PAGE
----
The first time I realised that I had this huge internal hypocrisy was a few years ago when I was discussing a potential urban retreat with a very sweet yoga teacher. We were talking through the various logistics when I made a “fat people” comment – I hadn’t even realised! That came a few days later when the lovely yoga lady emailed me to call off the gig, explaining that she felt uncomfortable with my comment. I glowed red with shame. I felt I was a fraud.
Back to the naked people
Since the incident with the yoga lady I’ve been closely monitoring my thoughts and words to check for these hideous judgments, both towards others and myself. It’s been work in progress. Particularly being compassionate with myself when looking in the mirror. So, the spa was a good challenge.
I came in from the changing room, just like everyone else, dressed in only a bathrobe and flip-flops, a transparent bag with my reading book in my hand. However, the enthusiasts were already out in their dozens, padding through the sunlit corridors from the sauna to the swimming pool, floating in the salt baths, casually chatting in the jacuzzi and so on, all of them as naked as the day they were born! At first I averted my eyes – it’s rude to look! I gathered up all of my courage and, with lightning speed, discarded my bathrobe and ran directly into the nearest sauna (there’s no room for indecisiveness when you’re stark naked and feeling nervous). I buried myself in my book, turning sweaty pages that were starting to come away from the melting glue in the binding. I guessed this might be why no one else was reading books in here! A quick cold shower and I was in my bathrobe again. I was booked in for a massage and it was only when I arrived that I realised that I was going to be massaged naked by a man (fully clothed). Needless to say, the massage was fantastic, and by the end I was so relaxed that the was no more space for worrying about how I looked. I started to enjoy myself.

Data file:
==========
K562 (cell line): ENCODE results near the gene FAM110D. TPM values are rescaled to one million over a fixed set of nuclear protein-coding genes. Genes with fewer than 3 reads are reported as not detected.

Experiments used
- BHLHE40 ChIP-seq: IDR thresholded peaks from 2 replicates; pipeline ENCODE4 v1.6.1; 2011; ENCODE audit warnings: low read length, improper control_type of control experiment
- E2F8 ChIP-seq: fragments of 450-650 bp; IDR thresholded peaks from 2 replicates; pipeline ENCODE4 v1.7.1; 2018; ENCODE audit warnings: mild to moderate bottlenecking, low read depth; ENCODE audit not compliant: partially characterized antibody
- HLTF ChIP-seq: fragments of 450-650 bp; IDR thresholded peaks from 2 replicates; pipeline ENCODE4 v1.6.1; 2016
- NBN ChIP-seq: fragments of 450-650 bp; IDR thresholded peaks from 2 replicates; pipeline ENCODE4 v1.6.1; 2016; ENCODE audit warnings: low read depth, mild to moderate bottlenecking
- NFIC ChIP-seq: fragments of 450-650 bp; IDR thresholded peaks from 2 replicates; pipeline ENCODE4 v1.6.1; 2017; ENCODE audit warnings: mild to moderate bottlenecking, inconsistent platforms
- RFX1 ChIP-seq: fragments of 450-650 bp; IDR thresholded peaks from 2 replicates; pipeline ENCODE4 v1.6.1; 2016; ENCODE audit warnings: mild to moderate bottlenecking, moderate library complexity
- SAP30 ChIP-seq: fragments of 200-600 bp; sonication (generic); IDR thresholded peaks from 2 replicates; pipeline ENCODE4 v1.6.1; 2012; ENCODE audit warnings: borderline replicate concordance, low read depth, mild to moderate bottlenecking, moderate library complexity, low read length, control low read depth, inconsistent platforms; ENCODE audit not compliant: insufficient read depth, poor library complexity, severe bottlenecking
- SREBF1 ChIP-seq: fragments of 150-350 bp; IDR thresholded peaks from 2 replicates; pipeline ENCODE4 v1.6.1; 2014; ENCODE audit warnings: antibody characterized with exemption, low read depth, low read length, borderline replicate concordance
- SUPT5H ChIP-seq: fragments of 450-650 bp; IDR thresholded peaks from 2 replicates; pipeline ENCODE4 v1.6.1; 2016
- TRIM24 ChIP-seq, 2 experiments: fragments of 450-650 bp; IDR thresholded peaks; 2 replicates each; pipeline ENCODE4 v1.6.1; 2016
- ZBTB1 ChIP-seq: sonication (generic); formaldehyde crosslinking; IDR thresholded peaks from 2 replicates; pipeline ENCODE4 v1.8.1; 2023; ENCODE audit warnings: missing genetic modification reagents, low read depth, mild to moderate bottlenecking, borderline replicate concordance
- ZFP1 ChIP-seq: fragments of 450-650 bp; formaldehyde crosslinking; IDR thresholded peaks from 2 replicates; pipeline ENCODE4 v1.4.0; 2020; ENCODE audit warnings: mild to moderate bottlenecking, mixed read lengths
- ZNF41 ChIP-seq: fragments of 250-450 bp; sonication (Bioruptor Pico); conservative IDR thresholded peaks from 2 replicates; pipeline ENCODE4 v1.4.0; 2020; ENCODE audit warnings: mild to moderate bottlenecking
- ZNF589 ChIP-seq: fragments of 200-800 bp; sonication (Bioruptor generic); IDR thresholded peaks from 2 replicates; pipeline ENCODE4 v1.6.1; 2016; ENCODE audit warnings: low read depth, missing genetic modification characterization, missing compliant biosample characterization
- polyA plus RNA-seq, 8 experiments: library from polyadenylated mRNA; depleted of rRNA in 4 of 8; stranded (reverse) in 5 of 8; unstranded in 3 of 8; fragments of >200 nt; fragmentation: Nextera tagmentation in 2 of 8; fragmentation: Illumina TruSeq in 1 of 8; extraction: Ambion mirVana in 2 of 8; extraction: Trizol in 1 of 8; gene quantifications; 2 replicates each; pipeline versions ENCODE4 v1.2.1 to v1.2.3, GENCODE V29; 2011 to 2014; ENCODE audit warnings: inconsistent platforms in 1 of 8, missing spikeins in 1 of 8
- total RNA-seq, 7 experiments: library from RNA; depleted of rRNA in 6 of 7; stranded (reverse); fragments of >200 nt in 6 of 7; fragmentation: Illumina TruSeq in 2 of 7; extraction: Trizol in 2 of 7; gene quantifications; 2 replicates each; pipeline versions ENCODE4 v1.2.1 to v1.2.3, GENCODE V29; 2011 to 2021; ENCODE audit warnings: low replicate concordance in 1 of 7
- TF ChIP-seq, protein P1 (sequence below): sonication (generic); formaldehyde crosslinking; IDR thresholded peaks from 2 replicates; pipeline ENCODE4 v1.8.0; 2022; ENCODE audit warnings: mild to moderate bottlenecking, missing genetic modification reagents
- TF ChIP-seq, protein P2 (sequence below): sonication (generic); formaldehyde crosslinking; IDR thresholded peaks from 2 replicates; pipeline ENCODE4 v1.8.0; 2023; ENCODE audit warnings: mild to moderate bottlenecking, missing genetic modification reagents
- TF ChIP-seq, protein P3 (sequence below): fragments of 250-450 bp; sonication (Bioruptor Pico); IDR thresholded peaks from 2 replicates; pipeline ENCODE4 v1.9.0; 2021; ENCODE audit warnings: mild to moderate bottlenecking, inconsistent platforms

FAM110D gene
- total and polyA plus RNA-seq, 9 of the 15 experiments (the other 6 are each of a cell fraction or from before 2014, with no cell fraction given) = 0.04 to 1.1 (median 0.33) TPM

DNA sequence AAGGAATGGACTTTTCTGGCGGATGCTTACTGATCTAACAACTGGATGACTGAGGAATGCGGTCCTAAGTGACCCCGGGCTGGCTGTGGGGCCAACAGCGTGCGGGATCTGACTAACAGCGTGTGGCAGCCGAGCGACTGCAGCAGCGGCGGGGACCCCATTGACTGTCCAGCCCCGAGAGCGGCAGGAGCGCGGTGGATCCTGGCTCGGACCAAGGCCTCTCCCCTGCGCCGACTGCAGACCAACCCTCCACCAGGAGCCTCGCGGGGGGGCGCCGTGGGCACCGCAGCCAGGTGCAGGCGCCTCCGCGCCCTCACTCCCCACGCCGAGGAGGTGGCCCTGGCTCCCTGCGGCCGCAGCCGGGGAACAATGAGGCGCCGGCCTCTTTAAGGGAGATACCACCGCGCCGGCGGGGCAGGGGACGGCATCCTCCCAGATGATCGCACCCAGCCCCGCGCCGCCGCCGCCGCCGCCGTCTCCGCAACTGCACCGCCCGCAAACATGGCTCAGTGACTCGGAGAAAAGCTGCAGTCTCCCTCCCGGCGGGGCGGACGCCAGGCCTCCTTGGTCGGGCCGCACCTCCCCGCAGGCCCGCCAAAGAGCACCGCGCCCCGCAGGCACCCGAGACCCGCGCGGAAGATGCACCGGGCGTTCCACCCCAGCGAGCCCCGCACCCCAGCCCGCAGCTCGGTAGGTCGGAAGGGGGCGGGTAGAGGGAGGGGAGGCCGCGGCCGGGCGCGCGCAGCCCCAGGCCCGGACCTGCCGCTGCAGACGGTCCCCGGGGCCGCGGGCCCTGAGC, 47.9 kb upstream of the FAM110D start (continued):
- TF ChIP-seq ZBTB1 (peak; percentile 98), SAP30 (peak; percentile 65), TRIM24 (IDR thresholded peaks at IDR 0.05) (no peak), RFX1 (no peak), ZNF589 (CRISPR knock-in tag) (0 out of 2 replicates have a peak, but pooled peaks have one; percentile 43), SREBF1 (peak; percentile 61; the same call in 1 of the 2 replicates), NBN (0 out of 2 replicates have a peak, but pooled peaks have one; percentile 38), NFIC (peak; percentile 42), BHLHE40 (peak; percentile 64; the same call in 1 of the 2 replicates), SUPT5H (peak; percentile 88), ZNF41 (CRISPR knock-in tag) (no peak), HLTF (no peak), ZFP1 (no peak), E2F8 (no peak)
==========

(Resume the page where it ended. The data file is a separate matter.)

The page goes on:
Next I went to the Far Infra-Red sauna and this time I gave myself permission to properly look around. What did I see? Every kind of shape and size! From wobbly to rock hard firm, from tiny to large, from curvy to straight.
The experience of seeing real people with no clothes, make-up or even fancy hairstyles to hide behind was totally freeing. No one looked ugly or even intimidatingly perfect; they just looked normal. NORMAL! It was in this moment that I had the profound understanding that, in fact, there is no such thing as a perfect body and that there is beauty in imperfection. Real people are not glossy, glowing-skinned, smooth, firm all over and proportioned like gods and goddesses. Of course, I know that the media artificially enhances images, but this is this first time that I finally got it what it meant to be simply and purely normal.
Weight loss is not about weight loss
It’s been several years since it clicked in my mind that weight loss isn’t about calorie restriction and intense exercise, and that it’s not just about healthy eating, but that it’s about loving yourself and every microscopic part of your perfectly imperfect you. But old habits die hard and the spa served as an important reminder to me that there is no such thing as a perfect body and that it’s our individual and unique characteristics that make us interesting and attractive, making us who we are – who we are must always be honoured and celebrated.
I am proud to say that I don’t hate my body anymore. In fact, I like it.
In that single day of pure relaxation with a whole load of naked strangers I remembered to accept myself. Something precious consolidated in me. It felt great to release that latent weight of not being perfect and allowing myself to enjoy all of my physical uniqueness. And that of others.
Obviously to make this a permanent state I will need regular boosters of the medicine; who’s up for a day at a Dutch spa? 😉